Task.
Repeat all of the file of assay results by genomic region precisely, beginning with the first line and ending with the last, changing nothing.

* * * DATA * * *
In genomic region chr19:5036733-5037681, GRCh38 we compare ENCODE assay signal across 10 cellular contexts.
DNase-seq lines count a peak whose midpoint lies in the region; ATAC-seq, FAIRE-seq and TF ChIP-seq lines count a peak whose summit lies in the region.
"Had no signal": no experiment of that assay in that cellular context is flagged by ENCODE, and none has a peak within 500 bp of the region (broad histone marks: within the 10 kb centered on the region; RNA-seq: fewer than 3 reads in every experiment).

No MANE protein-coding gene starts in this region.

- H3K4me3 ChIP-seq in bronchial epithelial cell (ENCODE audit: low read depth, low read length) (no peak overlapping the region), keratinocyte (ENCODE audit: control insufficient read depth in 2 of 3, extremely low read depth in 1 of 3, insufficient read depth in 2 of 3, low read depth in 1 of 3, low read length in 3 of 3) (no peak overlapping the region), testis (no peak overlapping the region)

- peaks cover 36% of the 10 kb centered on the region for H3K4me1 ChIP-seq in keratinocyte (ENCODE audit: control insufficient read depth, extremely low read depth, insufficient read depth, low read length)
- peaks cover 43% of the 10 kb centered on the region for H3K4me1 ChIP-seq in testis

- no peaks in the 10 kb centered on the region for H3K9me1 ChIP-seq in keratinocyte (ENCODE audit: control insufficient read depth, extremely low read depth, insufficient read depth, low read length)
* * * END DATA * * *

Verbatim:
In genomic region chr19:5036733-5037681, GRCh38 we compare ENCODE assay signal across 10 cellular contexts.
DNase-seq lines count a peak whose midpoint lies in the region; ATAC-seq, FAIRE-seq and TF ChIP-seq lines count a peak whose summit lies in the region.
"Had no signal": no experiment of that assay in that cellular context is flagged by ENCODE, and none has a peak within 500 bp of the region (broad histone marks: within the 10 kb centered on the region; RNA-seq: fewer than 3 reads in every experiment).

No MANE protein-coding gene starts in this region.

- H3K4me3 ChIP-seq in bronchial epithelial cell (ENCODE audit: low read depth, low read length) (no peak overlapping the region), keratinocyte (ENCODE audit: control insufficient read depth in 2 of 3, extremely low read depth in 1 of 3, insufficient read depth in 2 of 3, low read depth in 1 of 3, low read length in 3 of 3) (no peak overlapping the region), testis (no peak overlapping the region)

- peaks cover 36% of the 10 kb centered on the region for H3K4me1 ChIP-seq in keratinocyte (ENCODE audit: control insufficient read depth, extremely low read depth, insufficient read depth, low read length)
- peaks cover 43% of the 10 kb centered on the region for H3K4me1 ChIP-seq in testis

- no peaks in the 10 kb centered on the region for H3K9me1 ChIP-seq in keratinocyte (ENCODE audit: control insufficient read depth, extremely low read depth, insufficient read depth, low read length)